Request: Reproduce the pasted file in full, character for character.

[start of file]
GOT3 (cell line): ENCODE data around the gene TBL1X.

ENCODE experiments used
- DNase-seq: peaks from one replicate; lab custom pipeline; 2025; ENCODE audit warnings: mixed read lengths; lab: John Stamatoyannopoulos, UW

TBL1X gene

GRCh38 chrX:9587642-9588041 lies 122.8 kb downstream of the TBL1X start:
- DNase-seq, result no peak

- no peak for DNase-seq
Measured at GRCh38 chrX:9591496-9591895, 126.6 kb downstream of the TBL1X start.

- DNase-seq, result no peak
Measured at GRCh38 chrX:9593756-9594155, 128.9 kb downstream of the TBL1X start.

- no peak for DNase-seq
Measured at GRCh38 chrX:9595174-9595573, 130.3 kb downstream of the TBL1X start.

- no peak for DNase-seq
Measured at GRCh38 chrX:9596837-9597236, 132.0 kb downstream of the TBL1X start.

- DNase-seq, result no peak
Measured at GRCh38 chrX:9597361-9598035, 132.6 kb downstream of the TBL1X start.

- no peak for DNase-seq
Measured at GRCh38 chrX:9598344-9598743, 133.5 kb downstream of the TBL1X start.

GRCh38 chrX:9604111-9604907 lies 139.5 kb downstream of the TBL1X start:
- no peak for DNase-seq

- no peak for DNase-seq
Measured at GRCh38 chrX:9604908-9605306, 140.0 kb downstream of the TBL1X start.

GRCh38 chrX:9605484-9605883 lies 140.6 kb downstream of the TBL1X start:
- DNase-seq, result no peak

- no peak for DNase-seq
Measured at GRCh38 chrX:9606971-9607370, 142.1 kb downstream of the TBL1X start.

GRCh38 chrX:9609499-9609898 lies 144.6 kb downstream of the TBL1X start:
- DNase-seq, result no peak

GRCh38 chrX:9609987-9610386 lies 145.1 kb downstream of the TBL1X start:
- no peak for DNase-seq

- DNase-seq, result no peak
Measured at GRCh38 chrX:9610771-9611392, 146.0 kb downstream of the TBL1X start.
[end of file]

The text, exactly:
GOT3 (cell line): ENCODE data around the gene TBL1X.

ENCODE experiments used
- DNase-seq: peaks from one replicate; lab custom pipeline; 2025; ENCODE audit warnings: mixed read lengths; lab: John Stamatoyannopoulos, UW

TBL1X gene

GRCh38 chrX:9587642-9588041 lies 122.8 kb downstream of the TBL1X start:
- DNase-seq, result no peak

- no peak for DNase-seq
Measured at GRCh38 chrX:9591496-9591895, 126.6 kb downstream of the TBL1X start.

- DNase-seq, result no peak
Measured at GRCh38 chrX:9593756-9594155, 128.9 kb downstream of the TBL1X start.

- no peak for DNase-seq
Measured at GRCh38 chrX:9595174-9595573, 130.3 kb downstream of the TBL1X start.

- no peak for DNase-seq
Measured at GRCh38 chrX:9596837-9597236, 132.0 kb downstream of the TBL1X start.

- DNase-seq, result no peak
Measured at GRCh38 chrX:9597361-9598035, 132.6 kb downstream of the TBL1X start.

- no peak for DNase-seq
Measured at GRCh38 chrX:9598344-9598743, 133.5 kb downstream of the TBL1X start.

GRCh38 chrX:9604111-9604907 lies 139.5 kb downstream of the TBL1X start:
- no peak for DNase-seq

- no peak for DNase-seq
Measured at GRCh38 chrX:9604908-9605306, 140.0 kb downstream of the TBL1X start.

GRCh38 chrX:9605484-9605883 lies 140.6 kb downstream of the TBL1X start:
- DNase-seq, result no peak

- no peak for DNase-seq
Measured at GRCh38 chrX:9606971-9607370, 142.1 kb downstream of the TBL1X start.

GRCh38 chrX:9609499-9609898 lies 144.6 kb downstream of the TBL1X start:
- DNase-seq, result no peak

GRCh38 chrX:9609987-9610386 lies 145.1 kb downstream of the TBL1X start:
- no peak for DNase-seq

- DNase-seq, result no peak
Measured at GRCh38 chrX:9610771-9611392, 146.0 kb downstream of the TBL1X start.